After such a successful first experience of observations at my chosen location (Lynn Canyon Suspension Bridge), I wanted to return to see if I would have the same success. I also took the time to walk the trails and fill my lungs with the fresh mountain air. I went on another weekend day, Saturday this time. The weather was overcast and damp, but it was not raining while I was there. Instead of sitting on a bench, with my notebook in hand I walked across the bridge, on the trails and around the river pools. After Dr. Dan’s class on research and analysis methods for “Front-end Analysis”, I decided to focus on defining the target of primary and secondary users.
There was no shortage of people, locals and tourists. The mild winter that the Lower Mainland and the whole coast of North America have been experiencing has made tourist travel very easy and appealing. There is always a high amount of locals no matter the weather. I parked on one of the side streets and walked into the park around 3pm.
Right away I observed there was a huge variety of people. Tourists and locals was the easiest distinction to make. There were visitors of all ages, new born babies (I overhead the father say the baby was 8 days old) to elderly people with mobility assistant devices. The babies were carried in strollers of various types, chest carriers, slings and car seats. It freaked me out when I saw one particularly tall parent carry their very young child with one arm across the bridge and lean over the railing in the middle. The elderly individuals used wheelchairs (power & non), crutches, canes and the supportive arm hold of a loved one. There were a lot of dog walkers, and the dogs came in all shapes and sizes. There was also a lot of runners, most were dressed for the elements and had on technical footwear and carried CamelBacks with fluids. The tourists were from all over; I heard German, Spanish, Chinese, Japanese, and Persian spoken. I also heard American, British, Russian and Australian accents. There were various types of photographers, some with simple and inexpensive point & shoot cameras to high end DSLRs with telephoto lenses. As I walked further along the trails, I came to the river pools and cliff jumping spots. There were four young men jumping, while tourists looked on giggling. There were people alone, large groups of people, couples and families. Everywhere I looked there were kids. Kids, kids, kids everywhere. Like the weekend before, there was also a large variety of individuals with different abilities. There was a young man in a motorized scooter, a middle-aged man with a “Hoover” cane (which denotes he has some sort of visual impairment) and a teenaged woman being supported by a friend or caregiver. There were people there to hike the trails and people simply to see or cross the bridge. I found it interesting how many different types of shoes people wore. There were high heels, runners, trail runners, hiking boots, Ugg boots, flip flops, fashion boots, boat shoes, loafers and rain boots. Some people carried backpacks, messenger bags, purses or nothing at all. Individuals had varying levels of layer of clothing on. Some runners were dressed very lightly which made sense because of their physical exertion. But some tourists had on shorts and t-shirts, which I thought wasn’t enough considering they were shaking. Some of the layers people wore were purely for fashion, while others were quite technical. Some people were heavily overdressed in down parkas with fur hoods. One man was even in a dress shirt and suit. Lots of the children carried toys or sports equipment, a few had small backpacks on. Again I noticed a mix of dog lovers to haters, with some people stopping to chat & take pictures with the large Bullmastif & his owner to others screaming in terror at the site of a Pomeranian. Some people carried glass water bottles, disposable coffee cups, Nelgene bottles, disposable plastic water bottles or reusable metal coffee cups. There were lots of tour groups, who followed a person at the front who carried a small sign. There were only a few people with gloves on, and a few children with mittens on. Some people wore cultural head dresses and coverings.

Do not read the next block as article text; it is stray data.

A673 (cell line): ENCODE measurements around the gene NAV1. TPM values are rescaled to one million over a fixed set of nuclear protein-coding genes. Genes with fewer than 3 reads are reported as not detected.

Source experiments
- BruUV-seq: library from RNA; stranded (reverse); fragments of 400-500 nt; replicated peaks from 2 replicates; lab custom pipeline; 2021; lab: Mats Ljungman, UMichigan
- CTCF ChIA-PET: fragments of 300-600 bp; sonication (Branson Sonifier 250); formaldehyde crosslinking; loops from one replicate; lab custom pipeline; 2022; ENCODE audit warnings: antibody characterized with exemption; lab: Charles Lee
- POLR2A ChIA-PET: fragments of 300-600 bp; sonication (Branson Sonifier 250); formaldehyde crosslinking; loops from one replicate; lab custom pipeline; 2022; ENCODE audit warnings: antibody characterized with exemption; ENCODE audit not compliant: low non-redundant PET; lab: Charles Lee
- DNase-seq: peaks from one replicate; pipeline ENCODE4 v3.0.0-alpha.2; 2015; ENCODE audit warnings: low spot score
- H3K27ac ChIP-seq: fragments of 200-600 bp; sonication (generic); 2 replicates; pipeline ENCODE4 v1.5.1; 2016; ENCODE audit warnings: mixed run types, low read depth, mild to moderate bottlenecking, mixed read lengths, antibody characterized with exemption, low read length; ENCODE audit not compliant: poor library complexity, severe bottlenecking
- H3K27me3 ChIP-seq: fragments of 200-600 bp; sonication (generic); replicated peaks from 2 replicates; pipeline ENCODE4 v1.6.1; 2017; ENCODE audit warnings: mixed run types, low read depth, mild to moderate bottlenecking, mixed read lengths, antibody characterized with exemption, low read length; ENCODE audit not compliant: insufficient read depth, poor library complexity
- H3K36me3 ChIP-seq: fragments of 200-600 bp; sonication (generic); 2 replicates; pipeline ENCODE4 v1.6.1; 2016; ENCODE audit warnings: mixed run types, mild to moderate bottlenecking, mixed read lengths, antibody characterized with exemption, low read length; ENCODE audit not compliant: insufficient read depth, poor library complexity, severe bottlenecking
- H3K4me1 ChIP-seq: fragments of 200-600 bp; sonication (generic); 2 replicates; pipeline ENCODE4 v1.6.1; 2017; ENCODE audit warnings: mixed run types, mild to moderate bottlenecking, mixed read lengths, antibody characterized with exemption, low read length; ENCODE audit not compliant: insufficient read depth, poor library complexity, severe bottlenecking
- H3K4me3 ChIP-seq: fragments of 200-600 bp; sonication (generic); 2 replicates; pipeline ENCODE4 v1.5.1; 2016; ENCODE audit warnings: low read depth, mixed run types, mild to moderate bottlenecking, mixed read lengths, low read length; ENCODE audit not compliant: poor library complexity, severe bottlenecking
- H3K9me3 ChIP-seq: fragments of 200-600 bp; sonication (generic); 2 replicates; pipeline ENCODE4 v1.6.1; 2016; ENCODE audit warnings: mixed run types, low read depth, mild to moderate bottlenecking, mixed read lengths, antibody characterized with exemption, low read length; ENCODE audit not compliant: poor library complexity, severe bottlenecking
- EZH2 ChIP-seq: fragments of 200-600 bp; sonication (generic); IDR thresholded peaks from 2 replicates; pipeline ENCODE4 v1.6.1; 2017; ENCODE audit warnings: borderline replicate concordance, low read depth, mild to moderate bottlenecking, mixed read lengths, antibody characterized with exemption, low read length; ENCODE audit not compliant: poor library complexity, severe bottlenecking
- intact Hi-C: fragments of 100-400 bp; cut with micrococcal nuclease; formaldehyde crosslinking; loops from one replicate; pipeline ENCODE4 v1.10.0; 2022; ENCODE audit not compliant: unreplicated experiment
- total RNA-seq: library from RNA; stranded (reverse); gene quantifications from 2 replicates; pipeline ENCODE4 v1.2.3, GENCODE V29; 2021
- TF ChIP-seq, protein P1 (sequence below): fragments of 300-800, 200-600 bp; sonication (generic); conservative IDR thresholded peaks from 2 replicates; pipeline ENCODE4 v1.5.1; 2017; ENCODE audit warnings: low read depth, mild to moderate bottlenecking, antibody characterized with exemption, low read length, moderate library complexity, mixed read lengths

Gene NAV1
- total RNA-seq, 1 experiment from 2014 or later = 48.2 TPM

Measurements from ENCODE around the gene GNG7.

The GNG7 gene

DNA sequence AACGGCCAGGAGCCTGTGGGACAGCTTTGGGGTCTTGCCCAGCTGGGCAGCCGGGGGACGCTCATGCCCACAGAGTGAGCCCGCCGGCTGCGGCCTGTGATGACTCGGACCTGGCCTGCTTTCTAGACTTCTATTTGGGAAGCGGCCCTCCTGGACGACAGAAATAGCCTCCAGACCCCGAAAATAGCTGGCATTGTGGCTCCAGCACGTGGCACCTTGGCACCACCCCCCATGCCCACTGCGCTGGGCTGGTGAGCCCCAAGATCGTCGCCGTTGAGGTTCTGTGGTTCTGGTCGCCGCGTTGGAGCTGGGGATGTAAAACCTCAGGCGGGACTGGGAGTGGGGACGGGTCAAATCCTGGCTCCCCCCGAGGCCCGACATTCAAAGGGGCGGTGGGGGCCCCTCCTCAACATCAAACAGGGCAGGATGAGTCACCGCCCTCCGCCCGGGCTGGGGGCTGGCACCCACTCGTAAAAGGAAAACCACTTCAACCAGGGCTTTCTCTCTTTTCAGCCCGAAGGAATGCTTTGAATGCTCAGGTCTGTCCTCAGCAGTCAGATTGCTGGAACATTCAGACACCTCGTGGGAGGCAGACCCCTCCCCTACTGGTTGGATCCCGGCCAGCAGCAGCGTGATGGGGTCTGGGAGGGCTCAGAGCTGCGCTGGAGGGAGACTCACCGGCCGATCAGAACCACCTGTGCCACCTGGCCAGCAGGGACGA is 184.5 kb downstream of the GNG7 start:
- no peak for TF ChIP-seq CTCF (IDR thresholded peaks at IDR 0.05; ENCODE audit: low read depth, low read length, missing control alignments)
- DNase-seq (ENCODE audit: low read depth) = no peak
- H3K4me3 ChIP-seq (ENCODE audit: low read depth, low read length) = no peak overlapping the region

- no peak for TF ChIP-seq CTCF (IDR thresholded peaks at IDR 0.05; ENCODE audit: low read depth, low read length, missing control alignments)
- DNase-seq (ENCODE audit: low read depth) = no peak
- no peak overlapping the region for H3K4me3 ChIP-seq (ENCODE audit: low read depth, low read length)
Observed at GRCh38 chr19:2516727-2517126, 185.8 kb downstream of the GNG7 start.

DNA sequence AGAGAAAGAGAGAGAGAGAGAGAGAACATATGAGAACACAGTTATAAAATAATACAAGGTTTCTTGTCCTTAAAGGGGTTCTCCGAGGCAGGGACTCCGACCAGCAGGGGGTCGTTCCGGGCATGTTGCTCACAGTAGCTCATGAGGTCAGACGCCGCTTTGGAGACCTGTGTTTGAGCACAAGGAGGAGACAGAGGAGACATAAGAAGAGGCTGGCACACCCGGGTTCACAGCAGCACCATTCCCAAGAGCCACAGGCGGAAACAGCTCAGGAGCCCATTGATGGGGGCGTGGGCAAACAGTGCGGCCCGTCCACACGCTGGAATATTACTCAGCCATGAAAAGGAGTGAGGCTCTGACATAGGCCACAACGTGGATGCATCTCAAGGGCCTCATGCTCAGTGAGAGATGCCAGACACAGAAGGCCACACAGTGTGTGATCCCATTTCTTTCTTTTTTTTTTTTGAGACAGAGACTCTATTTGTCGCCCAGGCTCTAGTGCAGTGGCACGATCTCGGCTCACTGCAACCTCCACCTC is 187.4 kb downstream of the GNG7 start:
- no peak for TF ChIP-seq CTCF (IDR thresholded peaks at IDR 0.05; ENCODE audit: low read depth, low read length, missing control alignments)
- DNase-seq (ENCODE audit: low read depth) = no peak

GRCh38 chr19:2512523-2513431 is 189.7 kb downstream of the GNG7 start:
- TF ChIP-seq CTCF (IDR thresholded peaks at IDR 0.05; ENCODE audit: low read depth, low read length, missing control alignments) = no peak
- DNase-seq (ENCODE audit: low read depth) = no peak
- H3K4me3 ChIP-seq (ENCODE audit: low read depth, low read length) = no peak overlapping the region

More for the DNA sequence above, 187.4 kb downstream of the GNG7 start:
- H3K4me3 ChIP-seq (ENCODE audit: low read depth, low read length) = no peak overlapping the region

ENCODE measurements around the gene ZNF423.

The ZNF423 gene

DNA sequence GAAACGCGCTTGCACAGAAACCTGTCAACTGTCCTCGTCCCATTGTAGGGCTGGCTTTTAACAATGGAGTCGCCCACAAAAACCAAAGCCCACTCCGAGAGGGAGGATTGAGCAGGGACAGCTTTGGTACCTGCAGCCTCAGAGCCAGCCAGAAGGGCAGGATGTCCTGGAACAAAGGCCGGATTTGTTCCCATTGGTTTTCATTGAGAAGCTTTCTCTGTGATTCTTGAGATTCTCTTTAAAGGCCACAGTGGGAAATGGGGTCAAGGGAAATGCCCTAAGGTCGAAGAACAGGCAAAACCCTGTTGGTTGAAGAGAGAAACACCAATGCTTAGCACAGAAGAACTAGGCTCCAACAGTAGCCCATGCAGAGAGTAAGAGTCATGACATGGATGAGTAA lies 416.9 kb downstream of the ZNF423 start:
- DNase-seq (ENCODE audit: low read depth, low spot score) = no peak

If I had to define the primary and secondary users, I would say the Vancouver/ Lower Mainland locals are the primary users and tourists from other parts of Canada and the world are the secondary users. I would define the Lower Mainland locals as the primary users because they frequent the site regardless of the day of the week, the season or the weather.
I found this exercise interesting because I was looking at all aspects of the people I passed in the park. I look at where they might be from, what they wore, what language they spoke, how they got around, and where they might live. Then I had to process that material into categories to determine who the main users of the park are. Something I scribbled in my notebook is that I would need to the site on all days of the week, to truly capture the target market. So currently without having talked to anyone, defining my target markets are all based upon assumptions.